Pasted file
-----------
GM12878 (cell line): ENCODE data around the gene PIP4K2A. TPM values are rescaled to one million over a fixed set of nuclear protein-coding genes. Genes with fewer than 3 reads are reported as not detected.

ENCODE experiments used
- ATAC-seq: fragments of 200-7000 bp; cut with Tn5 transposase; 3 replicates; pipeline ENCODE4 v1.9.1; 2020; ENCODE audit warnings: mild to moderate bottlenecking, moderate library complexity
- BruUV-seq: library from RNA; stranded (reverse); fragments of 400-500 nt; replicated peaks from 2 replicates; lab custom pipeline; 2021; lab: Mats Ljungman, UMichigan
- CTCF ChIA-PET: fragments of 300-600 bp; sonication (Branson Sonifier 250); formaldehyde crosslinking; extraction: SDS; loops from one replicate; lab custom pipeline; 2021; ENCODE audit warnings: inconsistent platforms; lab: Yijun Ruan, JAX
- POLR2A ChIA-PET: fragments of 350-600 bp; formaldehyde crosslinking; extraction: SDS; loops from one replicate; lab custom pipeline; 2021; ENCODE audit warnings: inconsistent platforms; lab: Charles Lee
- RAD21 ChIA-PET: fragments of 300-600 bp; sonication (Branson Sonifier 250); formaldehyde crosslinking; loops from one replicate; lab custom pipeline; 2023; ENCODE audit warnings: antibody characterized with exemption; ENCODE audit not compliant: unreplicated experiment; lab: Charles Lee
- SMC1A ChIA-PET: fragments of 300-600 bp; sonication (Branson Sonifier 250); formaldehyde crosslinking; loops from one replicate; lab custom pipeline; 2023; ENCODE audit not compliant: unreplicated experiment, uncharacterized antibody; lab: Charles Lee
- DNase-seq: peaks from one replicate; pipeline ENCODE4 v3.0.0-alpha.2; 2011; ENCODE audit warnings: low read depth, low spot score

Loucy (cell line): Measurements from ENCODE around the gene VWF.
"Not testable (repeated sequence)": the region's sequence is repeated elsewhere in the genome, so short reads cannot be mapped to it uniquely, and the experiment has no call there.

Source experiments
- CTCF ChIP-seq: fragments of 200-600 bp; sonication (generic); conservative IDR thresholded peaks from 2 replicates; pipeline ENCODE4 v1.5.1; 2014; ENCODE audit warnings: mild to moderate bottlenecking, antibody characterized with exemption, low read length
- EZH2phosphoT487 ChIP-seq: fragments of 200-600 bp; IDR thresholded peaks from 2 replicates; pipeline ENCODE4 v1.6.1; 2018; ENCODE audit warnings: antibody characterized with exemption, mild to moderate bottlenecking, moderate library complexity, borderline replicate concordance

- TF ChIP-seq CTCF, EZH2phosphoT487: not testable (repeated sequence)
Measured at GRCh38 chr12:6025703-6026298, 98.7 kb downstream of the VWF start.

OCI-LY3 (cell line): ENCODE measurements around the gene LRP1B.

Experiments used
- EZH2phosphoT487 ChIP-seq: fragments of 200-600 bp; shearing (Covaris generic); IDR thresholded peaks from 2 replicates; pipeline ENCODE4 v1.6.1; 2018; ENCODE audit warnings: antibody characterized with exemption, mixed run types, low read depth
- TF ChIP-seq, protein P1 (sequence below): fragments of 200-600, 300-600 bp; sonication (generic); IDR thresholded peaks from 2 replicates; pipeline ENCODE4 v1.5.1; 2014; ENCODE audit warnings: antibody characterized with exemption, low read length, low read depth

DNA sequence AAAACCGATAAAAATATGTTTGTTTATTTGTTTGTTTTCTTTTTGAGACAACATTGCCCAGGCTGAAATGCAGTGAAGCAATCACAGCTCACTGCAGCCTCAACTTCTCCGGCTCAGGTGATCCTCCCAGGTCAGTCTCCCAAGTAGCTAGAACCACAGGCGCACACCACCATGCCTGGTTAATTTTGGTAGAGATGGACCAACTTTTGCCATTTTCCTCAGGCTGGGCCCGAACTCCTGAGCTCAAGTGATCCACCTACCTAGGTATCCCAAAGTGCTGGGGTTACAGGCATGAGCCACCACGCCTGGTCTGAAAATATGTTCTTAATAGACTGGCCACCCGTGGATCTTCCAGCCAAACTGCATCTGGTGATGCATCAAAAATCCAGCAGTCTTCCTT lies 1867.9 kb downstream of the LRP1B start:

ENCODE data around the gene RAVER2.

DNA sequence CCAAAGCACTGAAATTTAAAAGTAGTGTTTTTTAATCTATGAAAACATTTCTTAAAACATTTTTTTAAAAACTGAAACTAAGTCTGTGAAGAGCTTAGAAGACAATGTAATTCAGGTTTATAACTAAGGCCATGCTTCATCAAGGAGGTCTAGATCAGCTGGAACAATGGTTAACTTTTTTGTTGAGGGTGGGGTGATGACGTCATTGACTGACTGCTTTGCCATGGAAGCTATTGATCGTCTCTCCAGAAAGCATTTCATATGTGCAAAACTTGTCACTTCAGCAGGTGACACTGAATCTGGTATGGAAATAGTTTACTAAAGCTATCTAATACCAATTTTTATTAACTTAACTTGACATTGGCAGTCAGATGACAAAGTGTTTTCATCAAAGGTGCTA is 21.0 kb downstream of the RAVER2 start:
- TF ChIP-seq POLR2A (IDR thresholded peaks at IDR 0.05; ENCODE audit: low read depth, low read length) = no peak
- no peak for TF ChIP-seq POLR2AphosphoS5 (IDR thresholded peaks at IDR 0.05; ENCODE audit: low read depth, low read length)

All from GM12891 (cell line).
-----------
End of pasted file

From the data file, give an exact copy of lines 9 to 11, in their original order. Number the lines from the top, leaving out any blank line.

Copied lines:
- DNase-seq: peaks from one replicate; pipeline ENCODE4 v3.0.0-alpha.2; 2011; ENCODE audit warnings: low read depth, low spot score

Loucy (cell line): Measurements from ENCODE around the gene VWF.
"Not testable (repeated sequence)": the region's sequence is repeated elsewhere in the genome, so short reads cannot be mapped to it uniquely, and the experiment has no call there.